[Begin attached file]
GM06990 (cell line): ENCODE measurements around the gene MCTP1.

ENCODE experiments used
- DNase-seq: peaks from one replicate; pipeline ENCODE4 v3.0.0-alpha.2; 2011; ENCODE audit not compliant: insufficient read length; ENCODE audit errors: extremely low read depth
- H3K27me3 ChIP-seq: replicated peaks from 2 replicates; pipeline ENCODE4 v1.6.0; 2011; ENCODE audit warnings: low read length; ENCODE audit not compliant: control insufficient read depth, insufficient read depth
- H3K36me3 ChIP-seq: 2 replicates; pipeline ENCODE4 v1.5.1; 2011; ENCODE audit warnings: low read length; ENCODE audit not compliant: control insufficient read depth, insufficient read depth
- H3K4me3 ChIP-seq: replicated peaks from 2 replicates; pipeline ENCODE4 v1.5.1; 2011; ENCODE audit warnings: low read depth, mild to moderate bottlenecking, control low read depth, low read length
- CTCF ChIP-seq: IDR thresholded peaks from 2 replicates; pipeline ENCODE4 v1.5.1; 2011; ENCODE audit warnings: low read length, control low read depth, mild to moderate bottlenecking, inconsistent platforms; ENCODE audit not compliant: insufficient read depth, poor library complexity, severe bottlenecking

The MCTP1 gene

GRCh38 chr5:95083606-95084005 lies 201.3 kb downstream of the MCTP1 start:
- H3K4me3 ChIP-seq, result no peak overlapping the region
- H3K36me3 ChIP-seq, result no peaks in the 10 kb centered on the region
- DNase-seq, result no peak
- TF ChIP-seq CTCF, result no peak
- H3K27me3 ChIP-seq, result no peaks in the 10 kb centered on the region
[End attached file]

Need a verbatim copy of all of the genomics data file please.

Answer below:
GM06990 (cell line): ENCODE measurements around the gene MCTP1.

ENCODE experiments used
- DNase-seq: peaks from one replicate; pipeline ENCODE4 v3.0.0-alpha.2; 2011; ENCODE audit not compliant: insufficient read length; ENCODE audit errors: extremely low read depth
- H3K27me3 ChIP-seq: replicated peaks from 2 replicates; pipeline ENCODE4 v1.6.0; 2011; ENCODE audit warnings: low read length; ENCODE audit not compliant: control insufficient read depth, insufficient read depth
- H3K36me3 ChIP-seq: 2 replicates; pipeline ENCODE4 v1.5.1; 2011; ENCODE audit warnings: low read length; ENCODE audit not compliant: control insufficient read depth, insufficient read depth
- H3K4me3 ChIP-seq: replicated peaks from 2 replicates; pipeline ENCODE4 v1.5.1; 2011; ENCODE audit warnings: low read depth, mild to moderate bottlenecking, control low read depth, low read length
- CTCF ChIP-seq: IDR thresholded peaks from 2 replicates; pipeline ENCODE4 v1.5.1; 2011; ENCODE audit warnings: low read length, control low read depth, mild to moderate bottlenecking, inconsistent platforms; ENCODE audit not compliant: insufficient read depth, poor library complexity, severe bottlenecking

The MCTP1 gene

GRCh38 chr5:95083606-95084005 lies 201.3 kb downstream of the MCTP1 start:
- H3K4me3 ChIP-seq, result no peak overlapping the region
- H3K36me3 ChIP-seq, result no peaks in the 10 kb centered on the region
- DNase-seq, result no peak
- TF ChIP-seq CTCF, result no peak
- H3K27me3 ChIP-seq, result no peaks in the 10 kb centered on the region